Photograph of Nights in the Asylum book cover


I have just returned from Sydney where Nights in the Asylum won the 2008 Nita B. Kibble award for women writers. The list of past winners contains the names of some of Australia's greatest contemporary women writers, and it feels like such an honour to find my own name added to the list.

Nita Kibble (1879-1962) was the first woman to be a librarian at the State Library of New South Wales and held the position of Principal Research Librarian from 1919 until her retirement in 1943.The Kibble Awards were established by Nita Dobbie, through her will, in recognition of her aunt, Nita Kibble, who had raised her from birth after her mother died. Miss Dobbie, who followed her aunt into the library profession, believed there was a need to foster women's writing in the community.

My novel took around three years to write. For the first two of those years I worked full time, so writing had to be squeezed into the cracks between job and family. Rising in the dark on winter mornings to write for a couple of hours before leaving for work, I would think of the Canadian writer Anne Michaels who wrote Fugitive Pieces between the hours of one and four in the morning while her young children slept, and also of a wry comment from Elizabeth Jolley's Woman in a Lampshade: 'Night belongs to the novelist'.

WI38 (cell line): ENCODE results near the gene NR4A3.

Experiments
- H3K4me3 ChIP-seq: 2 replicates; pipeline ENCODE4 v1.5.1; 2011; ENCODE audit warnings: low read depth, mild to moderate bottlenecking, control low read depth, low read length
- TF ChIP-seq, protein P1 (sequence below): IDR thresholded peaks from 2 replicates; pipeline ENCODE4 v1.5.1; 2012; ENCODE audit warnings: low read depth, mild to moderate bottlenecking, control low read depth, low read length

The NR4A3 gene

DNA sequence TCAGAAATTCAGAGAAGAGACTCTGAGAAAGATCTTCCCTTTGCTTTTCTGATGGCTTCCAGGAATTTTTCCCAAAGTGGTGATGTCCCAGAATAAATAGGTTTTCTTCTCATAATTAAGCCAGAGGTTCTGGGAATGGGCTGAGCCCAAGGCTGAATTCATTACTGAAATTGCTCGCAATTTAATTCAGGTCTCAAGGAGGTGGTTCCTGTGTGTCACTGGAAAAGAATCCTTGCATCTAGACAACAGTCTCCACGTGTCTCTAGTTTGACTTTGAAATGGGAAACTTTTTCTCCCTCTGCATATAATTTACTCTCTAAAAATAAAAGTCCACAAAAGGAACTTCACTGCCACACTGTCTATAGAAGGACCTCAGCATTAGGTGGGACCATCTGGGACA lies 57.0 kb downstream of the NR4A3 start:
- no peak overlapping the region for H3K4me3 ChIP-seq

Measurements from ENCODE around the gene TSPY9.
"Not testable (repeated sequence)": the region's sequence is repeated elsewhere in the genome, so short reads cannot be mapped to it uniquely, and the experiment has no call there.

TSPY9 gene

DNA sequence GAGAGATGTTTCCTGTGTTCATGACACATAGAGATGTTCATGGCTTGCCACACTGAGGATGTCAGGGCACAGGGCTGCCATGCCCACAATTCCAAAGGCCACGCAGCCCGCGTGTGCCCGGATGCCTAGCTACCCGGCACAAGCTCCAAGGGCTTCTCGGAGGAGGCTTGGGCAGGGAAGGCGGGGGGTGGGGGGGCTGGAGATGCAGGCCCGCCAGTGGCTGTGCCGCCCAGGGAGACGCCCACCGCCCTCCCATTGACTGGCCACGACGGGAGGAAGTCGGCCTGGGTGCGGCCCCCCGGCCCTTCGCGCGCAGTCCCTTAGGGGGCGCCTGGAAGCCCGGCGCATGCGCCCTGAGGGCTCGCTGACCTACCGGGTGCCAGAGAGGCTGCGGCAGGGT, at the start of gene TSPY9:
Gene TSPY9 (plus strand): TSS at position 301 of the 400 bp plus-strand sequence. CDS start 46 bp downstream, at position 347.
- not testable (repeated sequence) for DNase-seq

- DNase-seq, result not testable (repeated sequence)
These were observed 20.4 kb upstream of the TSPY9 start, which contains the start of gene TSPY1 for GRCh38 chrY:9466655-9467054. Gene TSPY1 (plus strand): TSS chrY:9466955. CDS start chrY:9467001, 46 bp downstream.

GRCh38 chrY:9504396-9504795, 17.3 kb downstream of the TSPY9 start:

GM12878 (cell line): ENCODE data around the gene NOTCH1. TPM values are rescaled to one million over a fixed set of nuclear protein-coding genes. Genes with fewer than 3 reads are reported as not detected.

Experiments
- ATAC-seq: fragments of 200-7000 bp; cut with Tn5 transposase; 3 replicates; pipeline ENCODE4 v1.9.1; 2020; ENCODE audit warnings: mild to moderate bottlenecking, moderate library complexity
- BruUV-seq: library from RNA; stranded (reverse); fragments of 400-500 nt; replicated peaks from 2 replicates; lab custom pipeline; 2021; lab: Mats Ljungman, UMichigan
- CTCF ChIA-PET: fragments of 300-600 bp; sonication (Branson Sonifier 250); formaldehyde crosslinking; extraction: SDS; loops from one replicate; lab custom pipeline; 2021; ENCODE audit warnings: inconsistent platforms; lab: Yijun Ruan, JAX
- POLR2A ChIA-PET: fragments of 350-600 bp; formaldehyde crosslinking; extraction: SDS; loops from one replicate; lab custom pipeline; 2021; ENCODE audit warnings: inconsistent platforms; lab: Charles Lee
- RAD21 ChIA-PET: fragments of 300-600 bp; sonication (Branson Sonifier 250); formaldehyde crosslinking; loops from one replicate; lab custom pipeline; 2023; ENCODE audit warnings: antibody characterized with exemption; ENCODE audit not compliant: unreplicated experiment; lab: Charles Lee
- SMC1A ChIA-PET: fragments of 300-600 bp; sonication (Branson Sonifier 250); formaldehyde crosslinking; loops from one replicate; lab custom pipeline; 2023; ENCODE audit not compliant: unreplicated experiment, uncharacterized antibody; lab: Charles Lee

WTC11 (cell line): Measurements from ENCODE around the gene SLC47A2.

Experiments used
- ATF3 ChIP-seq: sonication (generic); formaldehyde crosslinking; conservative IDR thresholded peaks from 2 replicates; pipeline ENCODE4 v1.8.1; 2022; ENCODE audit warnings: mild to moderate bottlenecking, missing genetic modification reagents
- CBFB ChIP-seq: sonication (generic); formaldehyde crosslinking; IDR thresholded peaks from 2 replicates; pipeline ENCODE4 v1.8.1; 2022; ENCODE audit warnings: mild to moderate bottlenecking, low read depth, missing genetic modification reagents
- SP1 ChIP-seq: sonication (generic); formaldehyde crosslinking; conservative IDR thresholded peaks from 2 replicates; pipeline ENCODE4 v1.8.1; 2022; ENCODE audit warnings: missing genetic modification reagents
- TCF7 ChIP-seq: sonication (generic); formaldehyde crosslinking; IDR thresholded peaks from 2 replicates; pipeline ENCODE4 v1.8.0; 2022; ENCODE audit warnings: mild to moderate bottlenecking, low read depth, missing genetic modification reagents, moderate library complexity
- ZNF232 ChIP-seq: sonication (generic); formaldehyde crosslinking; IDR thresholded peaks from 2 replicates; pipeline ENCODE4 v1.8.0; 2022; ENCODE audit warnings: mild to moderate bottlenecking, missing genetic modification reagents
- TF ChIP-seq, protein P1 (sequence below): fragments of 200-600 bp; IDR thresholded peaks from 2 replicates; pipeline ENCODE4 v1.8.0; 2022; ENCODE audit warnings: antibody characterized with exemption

Women with families have always worked in this way, battling sleep deprivation and the myriad claims on their time. Of the five shortlisted writers who attended the awards in Sydney, two had brought babies under six months old with them, so I have to say, in answer to the question of whether an award for women writers is still relevant, that when men start turning up for the razzamatazz of an awards ceremony with an infant in tow, then a women-only literary award may no longer be appropriate.

In the meantime, to have won feels like such a mark of recognition, such a huge encouragement to continue writing, and I do feel very blessed.